The focus is always on the trees, not the forest. Consider what the report has to say about Jesse Winston and Madison Hobley. Winston, a murder suspect, died in custody in 1985. The investigator who reviewed the case for Egan and Boyle reported that the case couldn’t be prosecuted because Winston had killed himself and the medical report and “other information supports the conclusion that his suicide was NOT the result of police action of any kind.” He didn’t elaborate. He concluded, “I recommend that the file be closed.” And that was that, though there’s no statute of limitations for murder and the Goldston report tells us that one of the two detectives interrogating Winston was the late John Yucaitis, one of Andrew Wilson’s alleged tormenters.

Hobley was sentenced to death for setting a fire in 1987 in which his wife and son died. In 2003 outgoing governor George Ryan pardoned him on the grounds that he’d been tortured and was innocent. Egan and Boyle don’t buy it. Their report takes a close, skeptical look at the Hobley case and concludes that he’s not credible, whether insisting he was brutalized or insisting he didn’t do it.

Hobley’s innocence is beside the point–no one’s claiming Andrew Wilson was innocent. But was he tortured? As it happens, one of the officers he claims brutalized him, Robert Dwyer, was the other detective who interrogated Jesse Winston. A second detective he accuses, James Lotito, shows up in the 1984 interrogation of attempted-murder suspect Phillip Adkins. The Adkins case is one of the three the report names in which the evidence is “sufficient to establish guilt beyond a reasonable doubt.” If it weren’t for the statute of limitations, Egan and Boyle would have indicted Lotito for aggravated battery.

The report doesn’t reflect on common threads. Cases are discussed in isolation–the same way they were originally tried. As Conroy wrote in “This Is a Magic Can,” a 2000 Reader article about Hobley, the presiding judge at Hobley’s trial refused to let convicted murderer Stanley Howard testify about his own treatment at the hands of Lotito, Dwyer, and other Area Two detectives, though Howard’s story was remarkably similar to Hobley’s. The state supreme court upheld the trial judge.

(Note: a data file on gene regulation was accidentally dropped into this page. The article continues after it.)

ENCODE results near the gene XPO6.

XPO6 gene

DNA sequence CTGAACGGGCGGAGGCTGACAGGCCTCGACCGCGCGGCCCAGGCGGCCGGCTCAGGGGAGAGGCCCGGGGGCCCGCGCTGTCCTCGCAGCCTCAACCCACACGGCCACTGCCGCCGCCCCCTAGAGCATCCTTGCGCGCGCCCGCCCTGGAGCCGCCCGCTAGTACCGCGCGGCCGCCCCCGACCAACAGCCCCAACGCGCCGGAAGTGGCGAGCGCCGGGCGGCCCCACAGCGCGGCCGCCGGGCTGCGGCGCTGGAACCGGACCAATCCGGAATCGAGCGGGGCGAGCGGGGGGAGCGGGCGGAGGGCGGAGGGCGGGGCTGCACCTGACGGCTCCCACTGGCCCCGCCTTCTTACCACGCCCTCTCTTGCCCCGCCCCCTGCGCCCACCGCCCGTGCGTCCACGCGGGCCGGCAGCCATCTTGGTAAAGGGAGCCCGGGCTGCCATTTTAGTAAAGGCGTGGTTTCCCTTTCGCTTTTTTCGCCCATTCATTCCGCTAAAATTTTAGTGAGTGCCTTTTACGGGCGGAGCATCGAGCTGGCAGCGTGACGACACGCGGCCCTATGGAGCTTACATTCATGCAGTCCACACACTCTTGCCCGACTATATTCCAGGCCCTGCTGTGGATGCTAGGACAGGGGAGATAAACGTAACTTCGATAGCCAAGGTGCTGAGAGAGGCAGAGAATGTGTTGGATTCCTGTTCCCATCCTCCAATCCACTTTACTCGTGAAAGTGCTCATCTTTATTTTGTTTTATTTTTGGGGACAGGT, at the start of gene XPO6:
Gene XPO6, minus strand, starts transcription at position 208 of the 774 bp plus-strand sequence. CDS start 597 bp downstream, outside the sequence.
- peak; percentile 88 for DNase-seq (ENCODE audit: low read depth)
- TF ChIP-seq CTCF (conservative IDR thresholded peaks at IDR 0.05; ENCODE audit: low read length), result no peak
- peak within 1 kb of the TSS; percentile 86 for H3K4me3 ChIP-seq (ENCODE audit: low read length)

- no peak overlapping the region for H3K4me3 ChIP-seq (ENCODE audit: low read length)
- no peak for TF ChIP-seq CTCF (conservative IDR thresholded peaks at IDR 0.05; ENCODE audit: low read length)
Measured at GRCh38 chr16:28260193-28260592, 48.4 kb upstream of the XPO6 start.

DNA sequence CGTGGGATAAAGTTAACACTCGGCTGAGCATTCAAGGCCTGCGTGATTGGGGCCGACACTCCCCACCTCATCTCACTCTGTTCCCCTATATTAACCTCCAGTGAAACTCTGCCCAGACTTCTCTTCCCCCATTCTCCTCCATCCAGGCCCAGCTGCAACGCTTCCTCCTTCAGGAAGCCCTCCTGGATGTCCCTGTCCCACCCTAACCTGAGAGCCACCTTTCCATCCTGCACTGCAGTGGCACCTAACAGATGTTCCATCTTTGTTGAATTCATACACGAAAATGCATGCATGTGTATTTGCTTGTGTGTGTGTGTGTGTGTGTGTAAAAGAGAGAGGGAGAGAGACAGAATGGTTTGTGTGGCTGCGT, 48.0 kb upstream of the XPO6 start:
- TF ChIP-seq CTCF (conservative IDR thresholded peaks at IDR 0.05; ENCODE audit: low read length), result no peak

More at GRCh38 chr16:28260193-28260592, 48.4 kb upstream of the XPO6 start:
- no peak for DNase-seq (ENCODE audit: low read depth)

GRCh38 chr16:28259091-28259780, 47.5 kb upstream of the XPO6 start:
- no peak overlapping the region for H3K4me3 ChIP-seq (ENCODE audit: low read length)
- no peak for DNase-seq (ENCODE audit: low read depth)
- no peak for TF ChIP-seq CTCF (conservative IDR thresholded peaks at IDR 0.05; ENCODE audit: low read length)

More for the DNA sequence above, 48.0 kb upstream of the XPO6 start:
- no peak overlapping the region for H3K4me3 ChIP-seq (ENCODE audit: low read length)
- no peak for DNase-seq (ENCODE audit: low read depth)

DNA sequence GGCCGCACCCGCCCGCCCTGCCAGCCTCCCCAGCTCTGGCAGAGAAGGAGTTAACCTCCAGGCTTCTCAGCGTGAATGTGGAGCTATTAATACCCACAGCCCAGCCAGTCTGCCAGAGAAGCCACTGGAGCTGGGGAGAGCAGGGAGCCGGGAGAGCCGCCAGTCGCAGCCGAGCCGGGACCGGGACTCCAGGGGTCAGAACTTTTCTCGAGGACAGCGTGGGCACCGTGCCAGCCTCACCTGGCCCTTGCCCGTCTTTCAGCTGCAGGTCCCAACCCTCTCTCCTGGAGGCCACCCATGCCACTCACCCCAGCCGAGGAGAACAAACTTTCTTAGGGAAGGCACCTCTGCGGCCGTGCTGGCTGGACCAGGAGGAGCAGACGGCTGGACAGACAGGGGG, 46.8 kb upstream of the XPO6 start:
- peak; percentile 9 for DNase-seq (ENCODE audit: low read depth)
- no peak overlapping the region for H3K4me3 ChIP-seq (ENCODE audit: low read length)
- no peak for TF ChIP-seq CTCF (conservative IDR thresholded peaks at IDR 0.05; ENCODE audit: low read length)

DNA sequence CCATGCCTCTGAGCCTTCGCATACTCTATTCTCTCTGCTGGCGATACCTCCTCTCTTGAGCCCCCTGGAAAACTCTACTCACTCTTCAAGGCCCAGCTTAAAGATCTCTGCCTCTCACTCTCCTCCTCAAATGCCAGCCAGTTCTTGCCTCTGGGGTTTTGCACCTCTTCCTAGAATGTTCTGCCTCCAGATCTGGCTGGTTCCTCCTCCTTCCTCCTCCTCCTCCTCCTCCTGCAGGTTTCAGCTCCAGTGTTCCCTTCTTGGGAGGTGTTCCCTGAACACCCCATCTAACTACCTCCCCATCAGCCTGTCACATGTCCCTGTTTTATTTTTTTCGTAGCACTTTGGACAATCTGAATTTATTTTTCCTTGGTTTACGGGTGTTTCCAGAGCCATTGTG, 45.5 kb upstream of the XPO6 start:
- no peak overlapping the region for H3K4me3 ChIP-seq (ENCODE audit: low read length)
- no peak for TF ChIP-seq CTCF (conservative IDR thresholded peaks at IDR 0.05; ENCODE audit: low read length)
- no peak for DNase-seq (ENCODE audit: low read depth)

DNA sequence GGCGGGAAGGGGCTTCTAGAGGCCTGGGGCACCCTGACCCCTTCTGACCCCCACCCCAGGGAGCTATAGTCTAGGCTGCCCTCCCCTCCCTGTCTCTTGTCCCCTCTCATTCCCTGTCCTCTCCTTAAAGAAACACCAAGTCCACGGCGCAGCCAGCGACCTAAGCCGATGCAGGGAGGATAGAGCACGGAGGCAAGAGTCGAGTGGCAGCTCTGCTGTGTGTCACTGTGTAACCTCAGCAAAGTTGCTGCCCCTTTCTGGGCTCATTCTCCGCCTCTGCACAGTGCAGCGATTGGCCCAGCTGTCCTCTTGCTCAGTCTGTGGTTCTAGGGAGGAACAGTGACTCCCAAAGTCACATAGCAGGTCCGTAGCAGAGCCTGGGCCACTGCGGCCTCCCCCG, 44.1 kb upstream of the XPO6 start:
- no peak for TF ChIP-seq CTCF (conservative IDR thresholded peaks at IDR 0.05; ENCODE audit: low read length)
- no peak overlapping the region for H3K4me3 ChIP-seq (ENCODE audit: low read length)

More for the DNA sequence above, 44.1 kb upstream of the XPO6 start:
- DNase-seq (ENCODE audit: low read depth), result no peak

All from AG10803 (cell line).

Conroy observed, “The judges of the state’s highest court have yet to acknowledge that torture was common at Area Two, though they have repeatedly seen the same allegations against the same group of policemen in the same police station.” Egan and Boyle seem no more troubled by the repeated allegations, though they do acknowledge the torture.

My exhibit A when it comes to the report’s ungainly writing and lack of passion is this passage: “From all the interviews we have conducted and all the transcripts we have read, we feel dissatisfaction. There are unanswered many questions.” The subject here was the state’s attorney’s office during the Wilson case. Pressed by reporters to say anything at all critical of Richard Daley, Boyle allowed that there was a “bit of a slide” in the state’s attorney’s office at the time and that “more hands-on judgment” was called for than Daley provided.

Conroy noted June 16 in the Reader that “more than 50 men alleged that they were tortured by Burge and his detectives” while Daley was state’s attorney from 1981 to ’89, and that Daley “was put on notice several times.” So any comprehensive assessment of Daley’s performance in rooting out torture would begin with Wilson but not end there. It wouldn’t end with 1989 either, as he’s had 17 years as mayor to get to the bottom of things. But the report doesn’t go there. “Do you think I would sit by . . . that I would allow it?” Daley told reporters after it came out, when he had the luxury of defending himself against charges that hadn’t been made.

Art accompanying story in printed newspaper (not available in this archive): photo/Jim Newberry.